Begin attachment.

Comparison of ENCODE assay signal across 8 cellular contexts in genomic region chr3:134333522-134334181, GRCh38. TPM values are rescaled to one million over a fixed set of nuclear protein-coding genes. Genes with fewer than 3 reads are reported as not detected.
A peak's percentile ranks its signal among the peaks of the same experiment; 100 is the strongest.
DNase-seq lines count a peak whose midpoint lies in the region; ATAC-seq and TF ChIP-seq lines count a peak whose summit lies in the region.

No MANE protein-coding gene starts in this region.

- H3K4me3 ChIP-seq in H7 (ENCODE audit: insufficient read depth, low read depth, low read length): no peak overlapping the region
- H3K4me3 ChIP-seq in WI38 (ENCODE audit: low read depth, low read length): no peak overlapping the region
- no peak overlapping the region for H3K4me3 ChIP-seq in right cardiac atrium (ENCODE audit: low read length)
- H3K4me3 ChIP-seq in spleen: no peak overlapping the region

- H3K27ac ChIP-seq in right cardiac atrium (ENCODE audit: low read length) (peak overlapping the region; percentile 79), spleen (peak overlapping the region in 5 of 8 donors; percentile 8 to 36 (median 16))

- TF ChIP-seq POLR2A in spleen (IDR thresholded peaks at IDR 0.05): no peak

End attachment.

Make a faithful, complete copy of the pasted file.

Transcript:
Comparison of ENCODE assay signal across 8 cellular contexts in genomic region chr3:134333522-134334181, GRCh38. TPM values are rescaled to one million over a fixed set of nuclear protein-coding genes. Genes with fewer than 3 reads are reported as not detected.
A peak's percentile ranks its signal among the peaks of the same experiment; 100 is the strongest.
DNase-seq lines count a peak whose midpoint lies in the region; ATAC-seq and TF ChIP-seq lines count a peak whose summit lies in the region.

No MANE protein-coding gene starts in this region.

- H3K4me3 ChIP-seq in H7 (ENCODE audit: insufficient read depth, low read depth, low read length): no peak overlapping the region
- H3K4me3 ChIP-seq in WI38 (ENCODE audit: low read depth, low read length): no peak overlapping the region
- no peak overlapping the region for H3K4me3 ChIP-seq in right cardiac atrium (ENCODE audit: low read length)
- H3K4me3 ChIP-seq in spleen: no peak overlapping the region

- H3K27ac ChIP-seq in right cardiac atrium (ENCODE audit: low read length) (peak overlapping the region; percentile 79), spleen (peak overlapping the region in 5 of 8 donors; percentile 8 to 36 (median 16))

- TF ChIP-seq POLR2A in spleen (IDR thresholded peaks at IDR 0.05): no peak